I’m about to write a research paper about carbs and the primal diet (which I follow) and I want to thank you for this post! Ill be buying this book soon!!

    • All Seasons Cyclist

      September 14, 2013 at 9:36 PM

      I would LOVE to see your research paper when you are finished (but I know some people are really protective of their papers).

      • claireluc1201

        September 14, 2013 at 10:09 PM

        Absolutely!! I will let you know when it’s done and you can read it!

        • All Seasons Cyclist

          September 14, 2013 at 10:10 PM

          Thank you very much!

        • claireluc1201

          September 16, 2013 at 7:49 AM

          Just order the book yesterday! Along with a Paleo cook book!!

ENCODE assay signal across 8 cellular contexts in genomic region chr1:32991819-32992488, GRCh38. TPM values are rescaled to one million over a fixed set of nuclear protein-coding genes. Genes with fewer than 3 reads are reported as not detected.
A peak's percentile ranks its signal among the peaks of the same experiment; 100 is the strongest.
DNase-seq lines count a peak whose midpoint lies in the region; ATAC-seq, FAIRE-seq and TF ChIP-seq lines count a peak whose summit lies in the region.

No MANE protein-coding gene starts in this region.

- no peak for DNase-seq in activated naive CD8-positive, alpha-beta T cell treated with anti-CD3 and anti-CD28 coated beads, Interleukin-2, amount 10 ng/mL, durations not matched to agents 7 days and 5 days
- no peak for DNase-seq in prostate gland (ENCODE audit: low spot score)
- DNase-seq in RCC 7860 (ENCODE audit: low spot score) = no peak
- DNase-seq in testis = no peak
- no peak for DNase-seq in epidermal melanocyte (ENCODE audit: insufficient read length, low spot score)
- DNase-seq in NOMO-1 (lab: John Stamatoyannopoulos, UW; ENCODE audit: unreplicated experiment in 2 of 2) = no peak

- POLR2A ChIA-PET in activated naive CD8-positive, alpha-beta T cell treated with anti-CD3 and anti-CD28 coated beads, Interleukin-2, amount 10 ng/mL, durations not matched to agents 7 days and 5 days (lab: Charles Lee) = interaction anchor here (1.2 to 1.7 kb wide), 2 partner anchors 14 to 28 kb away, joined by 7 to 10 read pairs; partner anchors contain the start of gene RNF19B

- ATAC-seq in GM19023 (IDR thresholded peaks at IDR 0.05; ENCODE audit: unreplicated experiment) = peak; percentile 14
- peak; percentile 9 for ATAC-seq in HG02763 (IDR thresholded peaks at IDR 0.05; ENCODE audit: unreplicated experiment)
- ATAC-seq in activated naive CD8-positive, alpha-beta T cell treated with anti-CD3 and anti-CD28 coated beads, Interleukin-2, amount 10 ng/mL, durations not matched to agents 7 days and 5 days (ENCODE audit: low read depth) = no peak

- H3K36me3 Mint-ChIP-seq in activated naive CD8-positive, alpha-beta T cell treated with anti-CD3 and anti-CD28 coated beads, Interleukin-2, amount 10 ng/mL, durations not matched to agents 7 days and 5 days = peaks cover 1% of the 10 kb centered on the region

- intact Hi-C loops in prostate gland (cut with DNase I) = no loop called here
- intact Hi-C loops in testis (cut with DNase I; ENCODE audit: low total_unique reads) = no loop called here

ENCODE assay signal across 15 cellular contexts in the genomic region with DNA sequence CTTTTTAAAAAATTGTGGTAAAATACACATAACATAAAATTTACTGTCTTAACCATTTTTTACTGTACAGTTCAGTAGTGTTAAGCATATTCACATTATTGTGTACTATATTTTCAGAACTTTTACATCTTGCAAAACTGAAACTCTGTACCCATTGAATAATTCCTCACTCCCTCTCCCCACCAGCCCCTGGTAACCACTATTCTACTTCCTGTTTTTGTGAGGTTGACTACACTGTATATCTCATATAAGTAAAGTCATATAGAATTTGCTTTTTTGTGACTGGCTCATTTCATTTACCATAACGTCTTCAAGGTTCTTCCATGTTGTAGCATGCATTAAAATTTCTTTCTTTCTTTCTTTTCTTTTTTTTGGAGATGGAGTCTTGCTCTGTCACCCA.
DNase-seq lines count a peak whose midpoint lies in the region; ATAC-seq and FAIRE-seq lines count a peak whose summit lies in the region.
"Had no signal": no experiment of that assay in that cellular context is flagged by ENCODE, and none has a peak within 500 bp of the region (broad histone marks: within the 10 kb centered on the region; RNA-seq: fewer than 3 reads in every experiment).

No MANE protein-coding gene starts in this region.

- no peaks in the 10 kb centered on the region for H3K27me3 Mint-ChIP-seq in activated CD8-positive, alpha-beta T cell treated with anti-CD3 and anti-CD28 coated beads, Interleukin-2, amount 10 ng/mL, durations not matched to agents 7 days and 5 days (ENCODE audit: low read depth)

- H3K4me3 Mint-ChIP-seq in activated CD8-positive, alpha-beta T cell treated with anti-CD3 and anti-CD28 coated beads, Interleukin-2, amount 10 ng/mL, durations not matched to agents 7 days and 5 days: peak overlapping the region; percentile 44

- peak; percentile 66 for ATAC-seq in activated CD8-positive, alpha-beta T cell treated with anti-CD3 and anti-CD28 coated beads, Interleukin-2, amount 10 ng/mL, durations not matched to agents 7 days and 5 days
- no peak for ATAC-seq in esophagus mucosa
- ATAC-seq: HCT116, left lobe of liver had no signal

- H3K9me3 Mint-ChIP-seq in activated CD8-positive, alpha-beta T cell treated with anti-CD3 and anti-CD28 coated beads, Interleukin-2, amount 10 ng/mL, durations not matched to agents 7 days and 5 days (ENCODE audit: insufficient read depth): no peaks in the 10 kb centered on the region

10. Diane

    September 14, 2013 at 1:38 PM

    Your hint is hilarious! 🙂 Btw, a lot of people I know also combine the Paleo diet with the “keto” diet. I wonder how that’d affect athletes.

    • All Seasons Cyclist

      September 14, 2013 at 9:36 PM

      I don’t know the answer to your question — but would love to find out!

  11. JennyO

    September 14, 2013 at 4:40 PM

    I had a friend of mine interested in doing this but had concerns, I’ll have to send her this book link. 😀

    • All Seasons Cyclist

      September 14, 2013 at 9:38 PM

      Thank you for sending her the link. Let her know I have no problems doing Century rides while following the Paleo Diet for Athletes — and my recovery time has improved as well.

  12. Sandra

    September 15, 2013 at 5:35 PM